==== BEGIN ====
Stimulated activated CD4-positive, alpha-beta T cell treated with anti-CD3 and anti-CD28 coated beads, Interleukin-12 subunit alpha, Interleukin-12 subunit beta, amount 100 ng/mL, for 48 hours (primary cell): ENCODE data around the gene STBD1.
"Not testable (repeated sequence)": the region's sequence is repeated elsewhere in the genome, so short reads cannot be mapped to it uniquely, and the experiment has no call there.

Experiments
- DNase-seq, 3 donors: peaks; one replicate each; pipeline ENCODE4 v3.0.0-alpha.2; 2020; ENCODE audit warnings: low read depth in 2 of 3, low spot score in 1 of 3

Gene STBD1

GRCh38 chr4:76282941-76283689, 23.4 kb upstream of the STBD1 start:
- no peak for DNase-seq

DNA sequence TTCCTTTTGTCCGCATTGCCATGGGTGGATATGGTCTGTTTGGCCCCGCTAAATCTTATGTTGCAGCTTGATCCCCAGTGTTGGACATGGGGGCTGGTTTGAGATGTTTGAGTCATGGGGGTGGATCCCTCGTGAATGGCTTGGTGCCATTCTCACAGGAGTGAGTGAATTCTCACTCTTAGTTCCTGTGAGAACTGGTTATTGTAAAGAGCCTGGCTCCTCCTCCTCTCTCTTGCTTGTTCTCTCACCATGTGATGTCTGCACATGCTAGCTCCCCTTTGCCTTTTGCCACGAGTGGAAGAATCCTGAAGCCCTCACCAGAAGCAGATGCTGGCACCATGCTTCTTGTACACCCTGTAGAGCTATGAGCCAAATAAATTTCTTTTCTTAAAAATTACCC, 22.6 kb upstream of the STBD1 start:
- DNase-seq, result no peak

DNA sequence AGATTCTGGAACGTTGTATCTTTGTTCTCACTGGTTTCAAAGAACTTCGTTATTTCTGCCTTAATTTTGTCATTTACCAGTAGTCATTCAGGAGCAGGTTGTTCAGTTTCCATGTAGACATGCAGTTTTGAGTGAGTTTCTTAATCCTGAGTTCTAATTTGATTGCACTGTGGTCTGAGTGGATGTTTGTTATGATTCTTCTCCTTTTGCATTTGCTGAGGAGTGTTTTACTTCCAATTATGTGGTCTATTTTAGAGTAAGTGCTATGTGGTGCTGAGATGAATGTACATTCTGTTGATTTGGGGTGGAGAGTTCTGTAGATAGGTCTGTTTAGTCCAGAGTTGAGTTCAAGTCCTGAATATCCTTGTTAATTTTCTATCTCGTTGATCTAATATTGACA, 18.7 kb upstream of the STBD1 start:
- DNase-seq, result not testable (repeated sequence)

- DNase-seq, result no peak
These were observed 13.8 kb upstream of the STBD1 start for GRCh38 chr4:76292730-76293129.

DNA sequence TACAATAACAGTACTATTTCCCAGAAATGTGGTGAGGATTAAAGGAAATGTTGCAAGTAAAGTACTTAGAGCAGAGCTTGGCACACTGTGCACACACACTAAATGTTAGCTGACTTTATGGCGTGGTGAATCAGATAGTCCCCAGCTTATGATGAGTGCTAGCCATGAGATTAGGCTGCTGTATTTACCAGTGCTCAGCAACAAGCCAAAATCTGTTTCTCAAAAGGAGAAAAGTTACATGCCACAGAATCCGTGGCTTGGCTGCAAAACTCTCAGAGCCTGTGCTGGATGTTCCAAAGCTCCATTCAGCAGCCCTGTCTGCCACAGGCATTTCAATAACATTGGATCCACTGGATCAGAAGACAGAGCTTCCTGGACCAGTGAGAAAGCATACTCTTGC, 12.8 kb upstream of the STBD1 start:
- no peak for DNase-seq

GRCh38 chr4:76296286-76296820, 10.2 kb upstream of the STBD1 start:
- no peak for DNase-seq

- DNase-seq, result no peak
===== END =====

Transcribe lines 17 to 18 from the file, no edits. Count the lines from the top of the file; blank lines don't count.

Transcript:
- no peak for DNase-seq

- DNase-seq, result no peak